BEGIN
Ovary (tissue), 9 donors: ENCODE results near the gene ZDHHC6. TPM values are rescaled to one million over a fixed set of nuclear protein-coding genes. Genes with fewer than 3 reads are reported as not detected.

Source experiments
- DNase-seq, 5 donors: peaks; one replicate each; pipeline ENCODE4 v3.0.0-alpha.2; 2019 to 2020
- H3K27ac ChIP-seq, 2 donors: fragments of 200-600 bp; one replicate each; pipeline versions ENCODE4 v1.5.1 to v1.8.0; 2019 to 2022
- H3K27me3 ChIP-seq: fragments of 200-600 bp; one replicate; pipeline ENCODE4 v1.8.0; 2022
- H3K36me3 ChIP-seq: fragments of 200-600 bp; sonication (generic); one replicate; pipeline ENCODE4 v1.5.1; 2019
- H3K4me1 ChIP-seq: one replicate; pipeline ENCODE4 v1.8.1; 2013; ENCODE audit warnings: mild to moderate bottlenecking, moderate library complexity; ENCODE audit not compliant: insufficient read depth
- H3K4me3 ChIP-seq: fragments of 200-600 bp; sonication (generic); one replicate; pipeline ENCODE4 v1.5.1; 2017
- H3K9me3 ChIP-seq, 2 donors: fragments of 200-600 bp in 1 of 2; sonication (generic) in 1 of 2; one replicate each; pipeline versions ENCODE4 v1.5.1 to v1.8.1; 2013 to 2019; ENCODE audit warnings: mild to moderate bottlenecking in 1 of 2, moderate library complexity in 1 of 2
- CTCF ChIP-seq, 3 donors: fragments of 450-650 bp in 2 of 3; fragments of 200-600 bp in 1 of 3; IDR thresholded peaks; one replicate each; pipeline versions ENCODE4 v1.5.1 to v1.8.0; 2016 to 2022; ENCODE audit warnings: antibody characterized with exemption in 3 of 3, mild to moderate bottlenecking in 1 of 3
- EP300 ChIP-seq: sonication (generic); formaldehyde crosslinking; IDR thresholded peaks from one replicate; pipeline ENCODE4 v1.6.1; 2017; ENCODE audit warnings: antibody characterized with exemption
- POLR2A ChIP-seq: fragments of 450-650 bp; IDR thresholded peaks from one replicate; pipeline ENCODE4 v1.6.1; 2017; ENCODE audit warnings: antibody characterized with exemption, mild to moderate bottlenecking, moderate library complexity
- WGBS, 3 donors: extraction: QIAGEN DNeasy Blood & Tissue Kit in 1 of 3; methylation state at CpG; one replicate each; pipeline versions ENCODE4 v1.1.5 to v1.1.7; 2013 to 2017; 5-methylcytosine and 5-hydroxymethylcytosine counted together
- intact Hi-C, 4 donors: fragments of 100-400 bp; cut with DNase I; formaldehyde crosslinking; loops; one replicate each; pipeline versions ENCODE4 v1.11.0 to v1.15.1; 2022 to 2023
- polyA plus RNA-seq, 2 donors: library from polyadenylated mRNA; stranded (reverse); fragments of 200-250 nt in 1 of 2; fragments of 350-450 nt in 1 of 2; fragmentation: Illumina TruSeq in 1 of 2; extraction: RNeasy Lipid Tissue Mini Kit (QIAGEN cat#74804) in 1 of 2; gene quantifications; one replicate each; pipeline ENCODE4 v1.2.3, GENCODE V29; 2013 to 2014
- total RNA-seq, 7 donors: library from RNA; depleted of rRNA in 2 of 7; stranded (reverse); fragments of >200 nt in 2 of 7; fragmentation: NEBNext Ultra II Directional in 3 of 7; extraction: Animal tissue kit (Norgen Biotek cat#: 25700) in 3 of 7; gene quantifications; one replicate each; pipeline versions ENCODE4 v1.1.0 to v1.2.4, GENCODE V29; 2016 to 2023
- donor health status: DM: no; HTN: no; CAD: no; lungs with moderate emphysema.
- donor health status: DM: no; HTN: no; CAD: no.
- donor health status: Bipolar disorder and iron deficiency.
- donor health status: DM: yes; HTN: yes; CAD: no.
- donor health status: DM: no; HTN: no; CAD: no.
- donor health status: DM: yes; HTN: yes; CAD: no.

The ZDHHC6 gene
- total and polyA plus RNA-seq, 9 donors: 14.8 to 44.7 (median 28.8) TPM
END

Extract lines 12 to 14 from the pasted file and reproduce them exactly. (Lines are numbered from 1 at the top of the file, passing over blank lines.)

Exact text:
- POLR2A ChIP-seq: fragments of 450-650 bp; IDR thresholded peaks from one replicate; pipeline ENCODE4 v1.6.1; 2017; ENCODE audit warnings: antibody characterized with exemption, mild to moderate bottlenecking, moderate library complexity
- WGBS, 3 donors: extraction: QIAGEN DNeasy Blood & Tissue Kit in 1 of 3; methylation state at CpG; one replicate each; pipeline versions ENCODE4 v1.1.5 to v1.1.7; 2013 to 2017; 5-methylcytosine and 5-hydroxymethylcytosine counted together
- intact Hi-C, 4 donors: fragments of 100-400 bp; cut with DNase I; formaldehyde crosslinking; loops; one replicate each; pipeline versions ENCODE4 v1.11.0 to v1.15.1; 2022 to 2023